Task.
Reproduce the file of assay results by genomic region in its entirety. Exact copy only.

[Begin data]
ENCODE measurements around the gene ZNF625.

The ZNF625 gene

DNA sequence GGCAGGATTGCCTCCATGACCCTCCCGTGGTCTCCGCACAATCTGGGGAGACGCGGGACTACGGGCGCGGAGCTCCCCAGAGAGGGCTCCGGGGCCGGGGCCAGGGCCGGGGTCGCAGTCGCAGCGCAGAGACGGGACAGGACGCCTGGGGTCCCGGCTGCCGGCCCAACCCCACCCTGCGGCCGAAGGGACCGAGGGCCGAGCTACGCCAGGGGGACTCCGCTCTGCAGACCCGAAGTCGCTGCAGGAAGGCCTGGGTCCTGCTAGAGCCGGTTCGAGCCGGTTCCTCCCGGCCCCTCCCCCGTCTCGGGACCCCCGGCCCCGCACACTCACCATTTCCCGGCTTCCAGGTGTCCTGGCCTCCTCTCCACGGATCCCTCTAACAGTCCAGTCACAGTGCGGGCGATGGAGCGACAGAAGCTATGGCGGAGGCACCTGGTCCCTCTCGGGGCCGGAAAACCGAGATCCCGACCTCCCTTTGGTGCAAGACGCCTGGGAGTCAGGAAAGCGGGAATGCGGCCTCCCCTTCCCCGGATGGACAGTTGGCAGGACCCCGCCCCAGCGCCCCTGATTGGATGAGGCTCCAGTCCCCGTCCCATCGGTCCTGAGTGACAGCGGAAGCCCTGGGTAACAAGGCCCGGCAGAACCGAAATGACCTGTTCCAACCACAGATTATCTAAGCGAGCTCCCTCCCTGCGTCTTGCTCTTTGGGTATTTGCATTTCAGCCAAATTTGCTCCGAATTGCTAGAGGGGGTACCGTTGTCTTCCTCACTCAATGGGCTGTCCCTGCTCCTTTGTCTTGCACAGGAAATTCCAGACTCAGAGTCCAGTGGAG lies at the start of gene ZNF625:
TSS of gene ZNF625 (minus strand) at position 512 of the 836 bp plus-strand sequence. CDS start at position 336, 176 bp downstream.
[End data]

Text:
ENCODE measurements around the gene ZNF625.

The ZNF625 gene

DNA sequence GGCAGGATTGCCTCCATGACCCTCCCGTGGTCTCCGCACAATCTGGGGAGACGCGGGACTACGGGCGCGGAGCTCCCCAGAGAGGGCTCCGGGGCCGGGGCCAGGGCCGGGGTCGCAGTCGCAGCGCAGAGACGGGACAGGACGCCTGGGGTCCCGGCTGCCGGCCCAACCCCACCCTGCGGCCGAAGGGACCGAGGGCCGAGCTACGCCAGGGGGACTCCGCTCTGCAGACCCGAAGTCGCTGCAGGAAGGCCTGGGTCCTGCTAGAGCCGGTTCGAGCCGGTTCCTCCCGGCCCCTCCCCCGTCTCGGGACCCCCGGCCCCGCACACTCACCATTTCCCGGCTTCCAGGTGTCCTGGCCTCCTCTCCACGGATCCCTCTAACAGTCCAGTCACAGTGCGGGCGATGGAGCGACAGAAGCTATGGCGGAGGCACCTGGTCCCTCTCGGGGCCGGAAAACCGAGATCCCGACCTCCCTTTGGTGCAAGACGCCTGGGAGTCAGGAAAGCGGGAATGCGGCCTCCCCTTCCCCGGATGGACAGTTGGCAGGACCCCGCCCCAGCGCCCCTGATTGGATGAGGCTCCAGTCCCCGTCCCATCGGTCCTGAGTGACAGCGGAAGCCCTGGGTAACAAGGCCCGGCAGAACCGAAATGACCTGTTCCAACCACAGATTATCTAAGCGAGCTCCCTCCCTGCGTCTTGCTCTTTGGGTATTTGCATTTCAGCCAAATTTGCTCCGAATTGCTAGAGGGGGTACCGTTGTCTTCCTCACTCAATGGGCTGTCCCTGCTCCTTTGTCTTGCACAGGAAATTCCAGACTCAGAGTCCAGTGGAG lies at the start of gene ZNF625:
TSS of gene ZNF625 (minus strand) at position 512 of the 836 bp plus-strand sequence. CDS start at position 336, 176 bp downstream.